Friday, April 3, 2009

A Knickerbocker Birthday

Happy birthday to one of America's first men of letters, Washington Irving, who was born 226 years ago today on April 3, 1783. Other writers had existed before Irving and, truth be told, his writing lacks clear focus (sometimes comedy, sometimes sincere biography, sometimes pseudo-history full of inaccuracy and legend) and has not stood the test of time as amongst the most meritorious in the literary canon. Nonetheless, Irving was incredibly popular on both sides of the Atlantic — and, really, in the early 19th century, that's all that mattered. Just about every American writer contemporary to Irving and immediately following him owe him for some amount of inspiration — including Edgar A. Poe.

The first interaction between Irving and Poe was almost very early in Poe's life. In 1819, Irving was in London and making a major impact on the social scene. He dined with friends, certainly, but Irving was always looking to meet new people. One new person was a Scotland-born merchant who had recently moved all the way from Richmond, Virginia, to established a branch of his mercantile business. We can only imagine what John Allan and Washington Irving discussed — but it likely wasn't the 10-year old Edgar Poe, who was staying at a nearby boarding-school in Stoke-Newington at the time.

Years and years later, Poe was hoping to really get a foothold in the American literary scene. Like many young wannabes, Poe sought out the endorsement of Irving, by then known for his Sketch-book, a collection of short stories. In 1839, Poe sent him a couple stories of his own: "William Wilson" and "The Fall of the House of Usher." Both were a far-cry from the innocent, vaguely patriotic, tongue-in-cheek stories Irving wrote, like "Rip Van Winkle." Irving preferred "William Wilson," he wrote, but only offered faint praise overall. Poe got a kick out of it anyway, and proudly flaunted the letters and used quotes from Irving to promote Tales of the Grotesque and Arabesque.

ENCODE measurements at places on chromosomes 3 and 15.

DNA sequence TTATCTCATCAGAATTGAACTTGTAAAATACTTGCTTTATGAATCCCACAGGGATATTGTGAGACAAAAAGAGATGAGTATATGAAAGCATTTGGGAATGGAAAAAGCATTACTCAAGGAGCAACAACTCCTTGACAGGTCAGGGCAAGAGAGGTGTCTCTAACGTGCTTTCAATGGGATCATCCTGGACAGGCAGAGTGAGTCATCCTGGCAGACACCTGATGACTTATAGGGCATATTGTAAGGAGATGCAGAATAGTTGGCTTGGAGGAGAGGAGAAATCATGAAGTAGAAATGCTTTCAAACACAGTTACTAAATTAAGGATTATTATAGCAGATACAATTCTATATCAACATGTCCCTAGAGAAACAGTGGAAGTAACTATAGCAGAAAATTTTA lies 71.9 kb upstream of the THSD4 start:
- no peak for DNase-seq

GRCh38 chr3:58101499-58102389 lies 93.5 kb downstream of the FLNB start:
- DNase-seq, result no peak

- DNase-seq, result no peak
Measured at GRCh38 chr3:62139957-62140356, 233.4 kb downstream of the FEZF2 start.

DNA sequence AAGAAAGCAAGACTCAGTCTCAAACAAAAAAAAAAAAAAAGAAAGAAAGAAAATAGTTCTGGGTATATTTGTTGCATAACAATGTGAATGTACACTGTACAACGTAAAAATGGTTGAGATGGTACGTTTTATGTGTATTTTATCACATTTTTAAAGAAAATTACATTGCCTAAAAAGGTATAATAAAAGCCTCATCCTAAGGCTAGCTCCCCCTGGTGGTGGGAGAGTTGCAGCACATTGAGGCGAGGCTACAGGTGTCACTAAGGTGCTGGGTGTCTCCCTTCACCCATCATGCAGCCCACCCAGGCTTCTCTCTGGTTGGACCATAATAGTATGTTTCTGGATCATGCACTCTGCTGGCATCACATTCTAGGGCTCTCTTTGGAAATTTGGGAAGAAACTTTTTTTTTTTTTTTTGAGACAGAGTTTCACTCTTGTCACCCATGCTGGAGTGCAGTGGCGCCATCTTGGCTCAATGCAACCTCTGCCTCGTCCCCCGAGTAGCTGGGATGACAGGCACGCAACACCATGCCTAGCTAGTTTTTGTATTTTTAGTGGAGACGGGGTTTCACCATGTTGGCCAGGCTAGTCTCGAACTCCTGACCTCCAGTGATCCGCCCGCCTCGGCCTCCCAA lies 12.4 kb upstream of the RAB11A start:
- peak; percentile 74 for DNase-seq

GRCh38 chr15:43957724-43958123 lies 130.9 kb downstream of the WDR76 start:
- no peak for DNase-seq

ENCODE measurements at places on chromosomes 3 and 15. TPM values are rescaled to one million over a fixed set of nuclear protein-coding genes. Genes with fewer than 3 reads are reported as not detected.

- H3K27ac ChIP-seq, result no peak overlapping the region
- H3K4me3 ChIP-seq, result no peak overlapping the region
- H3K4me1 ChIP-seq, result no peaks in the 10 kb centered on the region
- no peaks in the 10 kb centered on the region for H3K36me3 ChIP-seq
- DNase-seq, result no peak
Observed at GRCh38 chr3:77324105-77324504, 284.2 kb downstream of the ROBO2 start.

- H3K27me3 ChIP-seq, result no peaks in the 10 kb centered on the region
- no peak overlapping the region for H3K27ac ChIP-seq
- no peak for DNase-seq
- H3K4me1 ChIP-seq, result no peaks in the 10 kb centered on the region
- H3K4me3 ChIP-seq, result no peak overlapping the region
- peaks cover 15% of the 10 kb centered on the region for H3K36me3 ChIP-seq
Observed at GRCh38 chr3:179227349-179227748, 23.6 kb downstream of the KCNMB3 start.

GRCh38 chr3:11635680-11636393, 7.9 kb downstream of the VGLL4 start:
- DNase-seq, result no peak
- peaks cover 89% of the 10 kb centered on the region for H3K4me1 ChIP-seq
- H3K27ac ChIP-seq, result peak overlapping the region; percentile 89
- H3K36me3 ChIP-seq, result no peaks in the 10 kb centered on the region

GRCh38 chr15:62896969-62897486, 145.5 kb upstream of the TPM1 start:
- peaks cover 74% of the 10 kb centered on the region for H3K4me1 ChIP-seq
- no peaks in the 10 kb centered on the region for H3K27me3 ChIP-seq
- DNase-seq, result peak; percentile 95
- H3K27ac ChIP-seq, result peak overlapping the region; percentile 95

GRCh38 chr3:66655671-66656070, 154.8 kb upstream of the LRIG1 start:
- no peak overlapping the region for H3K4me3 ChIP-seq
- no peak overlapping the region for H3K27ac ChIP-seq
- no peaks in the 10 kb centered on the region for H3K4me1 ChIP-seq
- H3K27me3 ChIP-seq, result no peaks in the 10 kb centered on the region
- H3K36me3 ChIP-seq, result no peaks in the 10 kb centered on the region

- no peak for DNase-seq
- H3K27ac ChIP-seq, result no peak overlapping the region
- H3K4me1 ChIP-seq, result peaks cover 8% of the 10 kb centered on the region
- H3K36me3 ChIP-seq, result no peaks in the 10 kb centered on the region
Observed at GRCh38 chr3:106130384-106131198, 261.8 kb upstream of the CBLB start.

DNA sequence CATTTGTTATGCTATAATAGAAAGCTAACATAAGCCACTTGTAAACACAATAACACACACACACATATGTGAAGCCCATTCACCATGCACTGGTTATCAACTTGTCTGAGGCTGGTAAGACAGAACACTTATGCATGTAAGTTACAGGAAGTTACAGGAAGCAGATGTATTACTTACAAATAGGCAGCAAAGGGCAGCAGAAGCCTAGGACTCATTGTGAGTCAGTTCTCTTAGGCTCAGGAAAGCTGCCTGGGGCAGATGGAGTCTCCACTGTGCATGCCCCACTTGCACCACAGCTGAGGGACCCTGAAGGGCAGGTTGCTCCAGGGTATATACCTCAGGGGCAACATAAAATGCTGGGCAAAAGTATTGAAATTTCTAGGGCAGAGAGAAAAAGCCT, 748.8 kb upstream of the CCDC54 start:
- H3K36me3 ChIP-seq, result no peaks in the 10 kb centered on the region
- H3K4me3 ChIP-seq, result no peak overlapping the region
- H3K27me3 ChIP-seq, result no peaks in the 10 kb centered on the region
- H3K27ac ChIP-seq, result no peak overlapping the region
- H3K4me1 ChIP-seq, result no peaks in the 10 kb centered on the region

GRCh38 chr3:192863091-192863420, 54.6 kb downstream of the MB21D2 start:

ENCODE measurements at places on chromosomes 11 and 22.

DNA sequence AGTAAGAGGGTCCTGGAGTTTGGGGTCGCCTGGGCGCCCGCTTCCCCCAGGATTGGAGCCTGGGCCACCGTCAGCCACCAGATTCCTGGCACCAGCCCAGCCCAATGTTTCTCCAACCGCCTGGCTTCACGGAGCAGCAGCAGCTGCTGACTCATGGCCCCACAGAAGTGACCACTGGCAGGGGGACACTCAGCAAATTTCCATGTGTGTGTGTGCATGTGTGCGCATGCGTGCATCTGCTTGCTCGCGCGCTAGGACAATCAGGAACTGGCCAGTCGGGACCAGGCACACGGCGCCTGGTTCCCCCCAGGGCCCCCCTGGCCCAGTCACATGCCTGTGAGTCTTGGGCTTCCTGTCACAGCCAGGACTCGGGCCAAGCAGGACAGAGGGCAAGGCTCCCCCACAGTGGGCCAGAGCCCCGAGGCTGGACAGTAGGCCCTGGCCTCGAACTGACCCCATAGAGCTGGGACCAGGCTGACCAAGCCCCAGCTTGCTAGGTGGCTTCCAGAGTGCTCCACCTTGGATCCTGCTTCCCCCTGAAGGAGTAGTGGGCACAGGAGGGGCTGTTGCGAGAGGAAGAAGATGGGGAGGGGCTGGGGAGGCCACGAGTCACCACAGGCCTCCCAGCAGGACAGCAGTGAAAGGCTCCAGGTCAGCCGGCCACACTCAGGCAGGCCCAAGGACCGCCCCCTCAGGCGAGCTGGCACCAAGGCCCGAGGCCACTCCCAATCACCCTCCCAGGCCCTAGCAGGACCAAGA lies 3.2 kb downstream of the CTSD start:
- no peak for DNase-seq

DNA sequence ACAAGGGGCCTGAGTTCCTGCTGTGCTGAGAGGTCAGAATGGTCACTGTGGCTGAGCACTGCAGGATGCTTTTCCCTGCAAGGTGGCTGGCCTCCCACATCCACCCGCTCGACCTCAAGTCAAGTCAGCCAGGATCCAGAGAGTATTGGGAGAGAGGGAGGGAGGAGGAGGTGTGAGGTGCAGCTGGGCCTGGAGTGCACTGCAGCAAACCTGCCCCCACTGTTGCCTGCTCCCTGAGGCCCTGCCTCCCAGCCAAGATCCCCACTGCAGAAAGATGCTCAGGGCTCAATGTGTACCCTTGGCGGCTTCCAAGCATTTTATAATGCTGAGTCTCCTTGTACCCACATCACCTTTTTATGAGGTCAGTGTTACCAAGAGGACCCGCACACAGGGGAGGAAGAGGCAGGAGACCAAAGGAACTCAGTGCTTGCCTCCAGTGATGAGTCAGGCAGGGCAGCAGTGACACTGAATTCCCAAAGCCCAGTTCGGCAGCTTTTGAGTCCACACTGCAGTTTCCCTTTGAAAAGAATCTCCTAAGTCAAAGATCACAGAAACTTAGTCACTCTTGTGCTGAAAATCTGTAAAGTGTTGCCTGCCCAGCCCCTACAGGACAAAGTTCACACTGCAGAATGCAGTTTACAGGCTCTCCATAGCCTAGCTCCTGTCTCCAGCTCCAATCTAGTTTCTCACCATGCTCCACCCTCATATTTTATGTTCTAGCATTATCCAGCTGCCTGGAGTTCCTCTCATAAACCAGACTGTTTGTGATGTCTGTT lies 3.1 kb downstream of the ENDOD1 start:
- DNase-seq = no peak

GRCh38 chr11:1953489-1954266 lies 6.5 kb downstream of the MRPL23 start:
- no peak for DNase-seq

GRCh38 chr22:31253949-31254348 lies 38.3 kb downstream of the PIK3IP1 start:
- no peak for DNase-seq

Poe would never get a better endorsement from Irving, and that's fine; By the 1840s, Poe was earning his own ground in American letters — especially as a critic. In that role, Poe wrote of Irving as being able to convey "a just idea of ... exquisite loveliness" and his Tales of a Traveler are "graceful and impressive narratives." Nevertheless, Poe thought Irving was riding on an old reputation that was slowly sullying. He is "much overrated," Poe wrote, "and a nice distinction might be drawn between his just and his surreptitious and adventitious reputation." Worse, he elsewhere wrote, Irving "has become so thoroughly satiated with fame as to grow slovenly in the performance of his literary tasks." The view wasn't solely Poe's — others began noticing that Irving's later writings weren't living up to the hype.

Overall, however, even Poe has to admit that Irving was an important influence. Parts of Poe's novel The Narrative of Arthur Gordon Pym of Nantucket were directly inspired by Irving's Astoria, for example. Most obviously, one can't read Poe's attempts at burlesque and other humor stories without thinking of Irving (try "The Devil in the Belfry"). So, I think even Poe would join me in wishing Washington Irving — overrated or not — a very happy birthday. If all goes according to plan, I'll be at Sunnyside and Sleepy Hollow Cemetery before the end of the day.


Amateur Reader said...

One place where Irving is still prevalent is southern Spain. Copies of Tales of the Alhambra are piled up everywhere. That book is enjoyable if you've been to Granada, but is otherwise pretty thin.

I think "Sleepy Hollow" is nearly perfect, and there are a lot of other interesting things in The Sketch-Book, but it's pretty hard now to undertand Irving's huge reputation.

Do you think Julius Rodman may have a connection to Irving as well, to Captain Bonneville, as well as with Lewis and Clark and so on? I guess it's so hard to tell where Poe was going with that story. said...

Well said, my friend. And enjoy Sunnyside (tell Dina I said hello!)

Rob Velella said...

I have to admit, I still love "Sleepy Hollow" (though he might have used a better editor to trim it down a tad... I say the same thing about "The Pit and the Pendulum").

It's hard to connection Julius Rodman and Captain Bonneville directly. I think they are both part of a 19th-century tradition of gung-ho adventure stories that are meant to be plausible. Poe tends to overshoot the "plausible" aspect though (Arthur Gordon Pym, anyone?).

Brian, your name came up while I was at Sunnyside. It may have had something to do with an unsolicited recommendation in the gift shop which sprung from my lips... The solicitation, not the gift shop. The gift shop was already there before my lips had anything to do with it. Was that Irving-like humor?